The mission of The Bedford Free Public Library is to provide free and open access to information, knowledge, and the pursuit of ideas in an environment that is comfortable and welcoming to patrons of all ages, abilities, and cultures within and beyond its walls.

The Board of Library Trustees is made up of seven members who are elected to a three-year term on a rotating basis. They are responsible for administering the programs, services, and property of the library. They appoint a director who manages the library under their direction.

The Trustees establish policies governing the programs and services offered by the library. These policies cover, to name a few, collection development, computer use, gifts, internet, privacy/confidentiality, and use of meeting and study rooms. They also receive and administer all funds and personal property bequeathed or donated to the library.

The Trustees meet on the second Tuesday of each month with the exception of August when no meeting is held. Library Trustees do not receive compensation for their service.


2023 Candidates – Two seats for three-year terms

  • Ann Kiessling (incumbent)
  • Susan Schwartz (incumbent)

About the Board of Health

From Know Your Town:

The Board of Health has five members, elected to three-year terms. They are non-salaried.

The Board of Health’s job is to help neighbors lead healthy lives in Bedford. According to the town’s website, the BOH is “dedicated to serving all residents of Bedford, particularly the underserved, and promoting healthy people, healthy families, and a healthy environment through compassionate care, education, and disease prevention.” The BOH identifies “emerging public health needs, creates needed regulations, sets policy, holds hearings, and considers variances.”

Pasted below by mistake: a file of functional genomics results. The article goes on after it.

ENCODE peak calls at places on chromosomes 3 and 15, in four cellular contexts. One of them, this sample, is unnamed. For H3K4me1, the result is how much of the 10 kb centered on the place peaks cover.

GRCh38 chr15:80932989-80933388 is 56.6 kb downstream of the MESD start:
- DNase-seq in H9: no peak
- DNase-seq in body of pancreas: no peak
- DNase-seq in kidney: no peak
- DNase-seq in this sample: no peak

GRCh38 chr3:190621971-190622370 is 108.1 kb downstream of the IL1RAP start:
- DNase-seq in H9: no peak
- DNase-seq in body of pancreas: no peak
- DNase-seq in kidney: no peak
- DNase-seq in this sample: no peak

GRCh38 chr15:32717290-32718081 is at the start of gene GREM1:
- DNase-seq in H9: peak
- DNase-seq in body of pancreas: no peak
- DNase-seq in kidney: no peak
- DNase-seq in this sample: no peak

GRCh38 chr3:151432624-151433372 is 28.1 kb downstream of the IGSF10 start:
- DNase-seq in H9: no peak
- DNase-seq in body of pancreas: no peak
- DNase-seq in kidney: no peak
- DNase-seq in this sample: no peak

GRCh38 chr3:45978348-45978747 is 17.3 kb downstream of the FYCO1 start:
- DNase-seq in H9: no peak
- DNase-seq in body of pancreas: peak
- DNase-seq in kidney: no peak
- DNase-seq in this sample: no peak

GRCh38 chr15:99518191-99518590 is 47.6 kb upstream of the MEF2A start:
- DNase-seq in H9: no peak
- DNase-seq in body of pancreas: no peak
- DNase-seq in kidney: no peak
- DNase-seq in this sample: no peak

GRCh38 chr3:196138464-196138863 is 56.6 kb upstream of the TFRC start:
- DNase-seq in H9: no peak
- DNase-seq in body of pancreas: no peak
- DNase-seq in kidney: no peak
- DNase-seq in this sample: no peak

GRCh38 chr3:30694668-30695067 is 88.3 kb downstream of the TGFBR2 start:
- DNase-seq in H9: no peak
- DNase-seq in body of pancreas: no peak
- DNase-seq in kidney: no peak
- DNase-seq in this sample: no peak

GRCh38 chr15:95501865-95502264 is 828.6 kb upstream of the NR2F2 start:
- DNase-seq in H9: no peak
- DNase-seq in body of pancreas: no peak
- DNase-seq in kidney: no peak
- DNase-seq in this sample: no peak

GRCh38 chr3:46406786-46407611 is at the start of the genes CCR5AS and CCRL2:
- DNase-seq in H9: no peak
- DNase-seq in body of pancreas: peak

They played a big role in the town’s response to Covid-19, beginning in the first big surge in March 2020, offering free testing and vaccination clinics.

The BOH works towards “maintaining a balance between short-term benefit(s) to human life versus long-term risk. Decision-making priority is given to town/community needs versus individual needs.”

The Board operates under the regulations of the Massachusetts Department of Public Health to enforce the state sanitary code. It issues licenses, permits, and/or approvals for a wide variety of activities affecting the health of the community, ranging from rabies clinics to inspection of food service establishments and hotels/motels, to mention a few.

The Board of Health employs the following staff: a health director, health agent/inspector, an administrative assistant, a community nurse, and four full time and one part time school nurses. Public health nursing services are available to all residents.